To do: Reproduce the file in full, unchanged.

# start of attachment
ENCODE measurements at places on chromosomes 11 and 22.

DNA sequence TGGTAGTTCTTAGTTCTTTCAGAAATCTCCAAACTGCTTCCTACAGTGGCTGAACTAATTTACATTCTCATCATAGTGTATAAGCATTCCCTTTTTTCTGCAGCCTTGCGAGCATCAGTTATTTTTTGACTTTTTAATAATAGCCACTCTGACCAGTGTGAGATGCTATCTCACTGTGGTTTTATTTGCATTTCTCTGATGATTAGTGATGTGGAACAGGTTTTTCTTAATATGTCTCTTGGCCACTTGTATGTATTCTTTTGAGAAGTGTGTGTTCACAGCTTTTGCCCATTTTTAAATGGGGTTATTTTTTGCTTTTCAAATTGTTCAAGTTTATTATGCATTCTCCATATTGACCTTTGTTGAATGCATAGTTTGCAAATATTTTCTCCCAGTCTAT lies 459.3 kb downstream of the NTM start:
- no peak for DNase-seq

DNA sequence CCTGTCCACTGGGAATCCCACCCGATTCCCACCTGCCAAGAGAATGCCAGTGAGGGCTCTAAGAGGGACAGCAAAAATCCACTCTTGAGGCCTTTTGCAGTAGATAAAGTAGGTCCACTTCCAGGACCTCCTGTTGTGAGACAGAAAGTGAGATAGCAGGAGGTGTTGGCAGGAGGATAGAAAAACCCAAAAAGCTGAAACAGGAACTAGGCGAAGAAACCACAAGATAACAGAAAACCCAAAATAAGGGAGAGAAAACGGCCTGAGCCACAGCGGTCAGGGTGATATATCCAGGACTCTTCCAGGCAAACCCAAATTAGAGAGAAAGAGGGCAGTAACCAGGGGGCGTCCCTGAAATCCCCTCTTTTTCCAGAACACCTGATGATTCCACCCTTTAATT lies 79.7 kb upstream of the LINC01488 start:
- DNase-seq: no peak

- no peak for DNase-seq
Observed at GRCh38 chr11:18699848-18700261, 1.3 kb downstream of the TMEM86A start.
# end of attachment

ENCODE measurements at places on chromosomes 11 and 22.

DNA sequence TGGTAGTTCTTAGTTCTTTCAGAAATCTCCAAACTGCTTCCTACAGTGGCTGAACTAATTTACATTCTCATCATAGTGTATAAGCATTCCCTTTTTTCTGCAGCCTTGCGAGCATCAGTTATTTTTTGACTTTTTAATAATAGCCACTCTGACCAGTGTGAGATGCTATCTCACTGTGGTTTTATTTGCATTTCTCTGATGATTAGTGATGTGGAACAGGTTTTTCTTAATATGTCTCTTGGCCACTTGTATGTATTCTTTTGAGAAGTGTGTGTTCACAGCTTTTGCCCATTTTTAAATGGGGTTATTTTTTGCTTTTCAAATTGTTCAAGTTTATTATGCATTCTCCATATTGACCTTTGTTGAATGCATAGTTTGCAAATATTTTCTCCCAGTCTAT lies 459.3 kb downstream of the NTM start:
- no peak for DNase-seq

DNA sequence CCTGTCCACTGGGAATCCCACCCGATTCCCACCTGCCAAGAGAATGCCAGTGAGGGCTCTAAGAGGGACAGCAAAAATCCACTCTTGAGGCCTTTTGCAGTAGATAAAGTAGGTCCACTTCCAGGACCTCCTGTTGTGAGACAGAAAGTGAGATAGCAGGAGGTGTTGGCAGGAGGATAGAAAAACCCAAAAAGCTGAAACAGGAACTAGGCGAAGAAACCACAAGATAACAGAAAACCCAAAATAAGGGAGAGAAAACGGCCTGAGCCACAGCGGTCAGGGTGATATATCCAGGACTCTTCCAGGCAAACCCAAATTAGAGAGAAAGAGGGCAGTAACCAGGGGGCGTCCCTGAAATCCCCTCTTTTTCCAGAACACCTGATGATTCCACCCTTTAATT lies 79.7 kb upstream of the LINC01488 start:
- DNase-seq: no peak

- no peak for DNase-seq
Observed at GRCh38 chr11:18699848-18700261, 1.3 kb downstream of the TMEM86A start.